If you are a homeowner and you hear the word “asbestos” from a contractor one of the first things on your mind might be cost. Anyone who has watched HGTV knows that asbestos in a home can make or break a budget. You are probably also very concerned about the danger asbestos presents to you and your family.
You are correct to be concerned. Asbestos is a known carcinogen and there is no safe level of exposure. People exposed to asbestos are at increased risk of developing asbestos-caused cancers including mesothelioma, lung, gastrointestinal, laryngeal, colorectal, and ovarian cancers.
Unfortunately, asbestos has been used widely as a construction and fireproofing material since the end of the 19th century. Still to this day, up to 15,000 American die from preventable asbestos-caused diseases, and the World Health Organization estimates that approximately 125 million people across the world are exposed to asbestos in the workplace each year.
Simply put: Exposure to asbestos causes cancer and asbestos kills.
Cancer Prevention month serves as a reminder that when we hear “asbestos” we must think “cancer prevention.” Although promising research continues, exposure prevention is currently the only cure for asbestos-caused cancers. With greater awareness and a true sense of responsibility these exposure levels and deaths can be prevented.
Hear Asbestos. Think Prevention.
The first step to prevention is education. While many know asbestos is a costly and deadly danger, most people are unaware that asbestos is still lethal and legal in the United States, where they may encounter the deadly carcinogen, and how to safely dispose of it.
Asbestos fibers can be nearly 700 times smaller than a human hair and are odorless, tasteless, and indestructible. Home renovations and unintended disturbances can cause asbestos fibers to be released into the air.
If asbestos is so small, how can a homeowner know if they have asbestos in their house? You cannot know without the assistance of an asbestos professional. While you will not be able to tell if you have asbestos by site alone, this infographic shows the top locations where asbestos could be lurking in your home.
Asbestos is not just in our homes. In 1984, the U.S. Environmental Protection Agency (EPA) published the “Asbestos in Buildings National Survey”, which “estimated that asbestos-containing materials (ACM), existed in most of America’s approximately 107,000 primary and secondary schools as well as 733,000 public and commercial buildings.” Furthermore, the EPA survey found that “approximately 34,800 schools were believed to have friable ACM, potentially exposing an estimated 15 million students and 1.4 million school employees.”
Even after the 1984 EPA asbestos survey confirmed the health dangers, asbestos use still continued. Between 1984 and 2015, the United States consumed 1,038,481 metric tons of asbestos “to meet manufacturing needs.”
When it comes to your home, you can protect yourself and prevent asbestos-caused cancers. The EPA has provided a thorough list of what homeowners should do if they think they have asbestos in their home. Here are the top four rules to follow.
Top Four Rules to Prevent Asbestos Exposure in Your Home
1. There is NO Safe Level of Asbestos Exposure. All six types of asbestos are carcinogenic.
2. Don’t Damage or Disturb the Asbestos. Take every precaution to avoid damaging asbestos-containing material. Don’t track material that could contain asbestos through the house.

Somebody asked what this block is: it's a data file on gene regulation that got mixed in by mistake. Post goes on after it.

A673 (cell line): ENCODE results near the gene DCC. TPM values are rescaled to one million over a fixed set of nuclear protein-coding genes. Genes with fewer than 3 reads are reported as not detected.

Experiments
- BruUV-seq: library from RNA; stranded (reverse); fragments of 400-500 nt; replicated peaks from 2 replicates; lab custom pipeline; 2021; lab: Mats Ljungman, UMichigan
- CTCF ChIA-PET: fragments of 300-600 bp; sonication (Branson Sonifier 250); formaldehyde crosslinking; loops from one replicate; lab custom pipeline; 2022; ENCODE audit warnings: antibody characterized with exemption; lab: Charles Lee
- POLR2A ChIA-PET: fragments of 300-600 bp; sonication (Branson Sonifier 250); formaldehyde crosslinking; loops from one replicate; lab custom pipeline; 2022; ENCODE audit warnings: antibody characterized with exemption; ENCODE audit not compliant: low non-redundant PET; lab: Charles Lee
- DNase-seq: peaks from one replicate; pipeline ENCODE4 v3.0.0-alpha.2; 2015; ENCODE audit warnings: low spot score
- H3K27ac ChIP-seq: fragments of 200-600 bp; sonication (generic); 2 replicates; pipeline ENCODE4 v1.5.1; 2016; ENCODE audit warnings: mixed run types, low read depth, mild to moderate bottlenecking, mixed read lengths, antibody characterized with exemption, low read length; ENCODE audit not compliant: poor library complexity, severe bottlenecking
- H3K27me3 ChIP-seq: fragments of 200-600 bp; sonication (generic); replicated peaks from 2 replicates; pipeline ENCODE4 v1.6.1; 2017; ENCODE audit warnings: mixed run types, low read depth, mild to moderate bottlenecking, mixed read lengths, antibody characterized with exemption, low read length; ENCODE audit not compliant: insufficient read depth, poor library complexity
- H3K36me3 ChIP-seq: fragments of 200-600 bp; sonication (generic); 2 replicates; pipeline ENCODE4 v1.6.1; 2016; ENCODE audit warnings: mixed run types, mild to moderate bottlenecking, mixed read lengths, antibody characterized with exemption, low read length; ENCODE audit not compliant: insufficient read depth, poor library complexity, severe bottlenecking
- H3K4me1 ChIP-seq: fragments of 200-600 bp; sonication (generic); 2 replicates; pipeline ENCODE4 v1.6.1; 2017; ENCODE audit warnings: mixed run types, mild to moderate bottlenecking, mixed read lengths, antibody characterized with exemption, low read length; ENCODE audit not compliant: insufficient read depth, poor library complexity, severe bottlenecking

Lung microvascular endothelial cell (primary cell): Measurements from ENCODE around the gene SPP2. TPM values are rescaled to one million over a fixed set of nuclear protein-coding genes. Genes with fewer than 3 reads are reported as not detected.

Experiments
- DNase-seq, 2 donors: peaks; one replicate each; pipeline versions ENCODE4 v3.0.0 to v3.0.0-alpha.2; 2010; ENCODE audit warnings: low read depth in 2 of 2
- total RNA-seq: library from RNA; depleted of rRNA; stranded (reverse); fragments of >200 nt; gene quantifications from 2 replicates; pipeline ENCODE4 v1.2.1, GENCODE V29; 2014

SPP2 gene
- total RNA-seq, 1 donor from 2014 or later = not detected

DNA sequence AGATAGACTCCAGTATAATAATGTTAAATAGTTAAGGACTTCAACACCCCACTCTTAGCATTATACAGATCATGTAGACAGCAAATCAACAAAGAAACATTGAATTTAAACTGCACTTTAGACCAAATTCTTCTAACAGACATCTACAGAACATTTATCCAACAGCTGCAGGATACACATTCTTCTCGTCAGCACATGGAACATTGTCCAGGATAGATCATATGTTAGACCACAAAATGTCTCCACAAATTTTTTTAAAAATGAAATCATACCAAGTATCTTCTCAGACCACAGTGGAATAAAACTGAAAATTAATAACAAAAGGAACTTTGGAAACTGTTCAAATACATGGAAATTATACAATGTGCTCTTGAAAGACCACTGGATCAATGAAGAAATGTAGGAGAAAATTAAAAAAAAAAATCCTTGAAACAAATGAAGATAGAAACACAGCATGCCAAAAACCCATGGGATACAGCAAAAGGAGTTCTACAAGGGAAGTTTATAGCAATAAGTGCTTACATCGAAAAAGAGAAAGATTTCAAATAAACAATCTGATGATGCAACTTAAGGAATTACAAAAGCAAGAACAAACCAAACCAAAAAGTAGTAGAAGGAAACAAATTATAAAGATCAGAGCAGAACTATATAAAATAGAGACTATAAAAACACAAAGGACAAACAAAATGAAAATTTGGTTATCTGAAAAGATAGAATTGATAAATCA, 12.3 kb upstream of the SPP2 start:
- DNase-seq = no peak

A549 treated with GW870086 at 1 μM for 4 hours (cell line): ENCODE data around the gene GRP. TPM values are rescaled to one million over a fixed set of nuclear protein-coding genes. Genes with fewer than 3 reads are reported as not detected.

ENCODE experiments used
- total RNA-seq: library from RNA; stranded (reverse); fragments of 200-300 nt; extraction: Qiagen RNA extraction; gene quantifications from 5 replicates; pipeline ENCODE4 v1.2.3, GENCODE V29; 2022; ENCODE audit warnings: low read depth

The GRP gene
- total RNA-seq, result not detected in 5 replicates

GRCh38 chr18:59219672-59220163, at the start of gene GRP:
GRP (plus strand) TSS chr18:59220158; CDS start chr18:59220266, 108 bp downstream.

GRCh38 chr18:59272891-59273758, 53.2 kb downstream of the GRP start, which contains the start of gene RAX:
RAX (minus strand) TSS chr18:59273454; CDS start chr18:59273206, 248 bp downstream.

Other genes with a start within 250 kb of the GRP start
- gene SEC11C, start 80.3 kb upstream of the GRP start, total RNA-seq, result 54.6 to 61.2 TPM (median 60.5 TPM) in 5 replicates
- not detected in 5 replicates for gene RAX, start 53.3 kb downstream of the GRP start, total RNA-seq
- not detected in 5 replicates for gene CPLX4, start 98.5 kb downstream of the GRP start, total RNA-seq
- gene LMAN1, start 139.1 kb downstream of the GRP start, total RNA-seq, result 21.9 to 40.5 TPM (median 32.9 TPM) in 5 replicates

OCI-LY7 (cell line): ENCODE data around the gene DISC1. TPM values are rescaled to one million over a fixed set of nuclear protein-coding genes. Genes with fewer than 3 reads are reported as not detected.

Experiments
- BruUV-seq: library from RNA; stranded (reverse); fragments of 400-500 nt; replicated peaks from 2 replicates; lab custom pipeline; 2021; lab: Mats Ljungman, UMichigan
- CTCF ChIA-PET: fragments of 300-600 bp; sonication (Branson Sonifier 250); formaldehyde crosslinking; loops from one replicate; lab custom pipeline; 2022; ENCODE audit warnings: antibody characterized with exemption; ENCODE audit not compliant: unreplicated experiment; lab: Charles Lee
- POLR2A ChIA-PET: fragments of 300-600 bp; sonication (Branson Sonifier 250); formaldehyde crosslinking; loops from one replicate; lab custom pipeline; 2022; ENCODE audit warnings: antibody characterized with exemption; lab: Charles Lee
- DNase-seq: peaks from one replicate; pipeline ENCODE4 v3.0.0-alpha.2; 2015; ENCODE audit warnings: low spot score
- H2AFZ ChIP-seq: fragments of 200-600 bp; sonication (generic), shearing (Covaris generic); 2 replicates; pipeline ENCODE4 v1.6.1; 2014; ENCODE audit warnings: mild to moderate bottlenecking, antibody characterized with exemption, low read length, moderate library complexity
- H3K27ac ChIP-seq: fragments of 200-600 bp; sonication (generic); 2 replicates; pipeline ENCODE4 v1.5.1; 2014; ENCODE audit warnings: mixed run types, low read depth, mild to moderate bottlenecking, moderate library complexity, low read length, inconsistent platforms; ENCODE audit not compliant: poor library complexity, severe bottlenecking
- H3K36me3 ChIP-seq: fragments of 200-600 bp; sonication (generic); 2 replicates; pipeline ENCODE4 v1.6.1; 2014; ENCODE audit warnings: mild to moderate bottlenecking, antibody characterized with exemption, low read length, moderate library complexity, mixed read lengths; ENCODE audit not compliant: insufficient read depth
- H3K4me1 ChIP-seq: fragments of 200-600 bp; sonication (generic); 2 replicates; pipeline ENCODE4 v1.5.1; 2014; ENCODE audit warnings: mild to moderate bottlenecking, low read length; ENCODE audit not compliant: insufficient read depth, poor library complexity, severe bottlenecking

3. Don’t Touch the Asbestos. Leave undamaged asbestos-containing materials alone, and keep activities to a minimum in any areas having damaged material that may contain asbestos. Especially limit children’s access to any materials that may contain asbestos. Don’t dust, sweep, or vacuum debris that may contain asbestos. If you cannot avoid walking through the area, have it cleaned with a wet mop. Don’t saw, sand, scrape, or drill holes in asbestos-containing materials. Don’t use abrasive pads or brushes on power strippers to strip wax from asbestos flooring. Never use a power stripper on flooring that may contain asbestos. Don’t sand or try to level asbestos flooring or its backing. When asbestos flooring needs replacing install new floor covering over it, if possible.
4. Work With a Professional. Have removal and major repair done by people trained and qualified in handling asbestos. The EPA highly recommends that sampling and minor repair also be done by a trained and accredited asbestos professional. If the material is from a damaged area or if a large area must be cleaned, call an asbestos professional.
For more information, visit the Asbestos Disease Awareness Organization (ADAO) online. Founded in 2004, ADAO is the largest, independent non-profit organization in the U.S. dedicated to preventing exposure to asbestos, eliminating asbestos-caused diseases, and protecting asbestos victims civil rights. You can also hear firsthand about the work currently underway to prevent asbestos-caused cancers by attending ADAO’s upcoming 12th Annual Asbestos Awareness and Prevention Conference, “Where Knowledge and Action Unite,” April 8 – 10, 2016 at the Crystal Gateway Marriott in Washington, D.C.
And if you think it is outrageous that this deadly toxin is still legal in our country, let Congress know today. Click here to tell your representatives that you want them to prevent asbestos-caused cancers by banning asbestos.
Linda Reinstein became a public heath advocate after her husband, Alan, was diagnosed with mesothelioma in 2003. One year later, she co-founded the Asbestos Disease Awareness Organization (ADAO) which has become the largest independent non-profit in the U.S. dedicated to preventing asbestos-caused diseases through education, advocacy, and community initiatives. Reinstein has been a strong political voice for major local, national, and international asbestos-related issues and frequently serves as a Congressional witness.